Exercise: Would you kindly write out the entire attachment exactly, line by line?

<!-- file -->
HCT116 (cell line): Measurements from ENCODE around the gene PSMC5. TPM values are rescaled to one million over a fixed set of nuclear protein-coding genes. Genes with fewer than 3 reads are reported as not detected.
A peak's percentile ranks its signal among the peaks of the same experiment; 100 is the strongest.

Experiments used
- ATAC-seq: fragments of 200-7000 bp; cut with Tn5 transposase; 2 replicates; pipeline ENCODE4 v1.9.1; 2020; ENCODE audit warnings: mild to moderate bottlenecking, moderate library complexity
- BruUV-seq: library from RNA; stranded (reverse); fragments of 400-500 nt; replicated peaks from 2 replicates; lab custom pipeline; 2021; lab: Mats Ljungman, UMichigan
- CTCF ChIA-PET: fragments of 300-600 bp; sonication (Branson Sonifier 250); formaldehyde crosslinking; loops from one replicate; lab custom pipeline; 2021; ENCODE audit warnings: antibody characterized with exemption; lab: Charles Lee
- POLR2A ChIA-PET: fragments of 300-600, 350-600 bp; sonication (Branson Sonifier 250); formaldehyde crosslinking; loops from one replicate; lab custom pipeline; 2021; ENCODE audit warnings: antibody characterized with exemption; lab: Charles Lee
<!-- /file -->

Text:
HCT116 (cell line): Measurements from ENCODE around the gene PSMC5. TPM values are rescaled to one million over a fixed set of nuclear protein-coding genes. Genes with fewer than 3 reads are reported as not detected.
A peak's percentile ranks its signal among the peaks of the same experiment; 100 is the strongest.

Experiments used
- ATAC-seq: fragments of 200-7000 bp; cut with Tn5 transposase; 2 replicates; pipeline ENCODE4 v1.9.1; 2020; ENCODE audit warnings: mild to moderate bottlenecking, moderate library complexity
- BruUV-seq: library from RNA; stranded (reverse); fragments of 400-500 nt; replicated peaks from 2 replicates; lab custom pipeline; 2021; lab: Mats Ljungman, UMichigan
- CTCF ChIA-PET: fragments of 300-600 bp; sonication (Branson Sonifier 250); formaldehyde crosslinking; loops from one replicate; lab custom pipeline; 2021; ENCODE audit warnings: antibody characterized with exemption; lab: Charles Lee
- POLR2A ChIA-PET: fragments of 300-600, 350-600 bp; sonication (Branson Sonifier 250); formaldehyde crosslinking; loops from one replicate; lab custom pipeline; 2021; ENCODE audit warnings: antibody characterized with exemption; lab: Charles Lee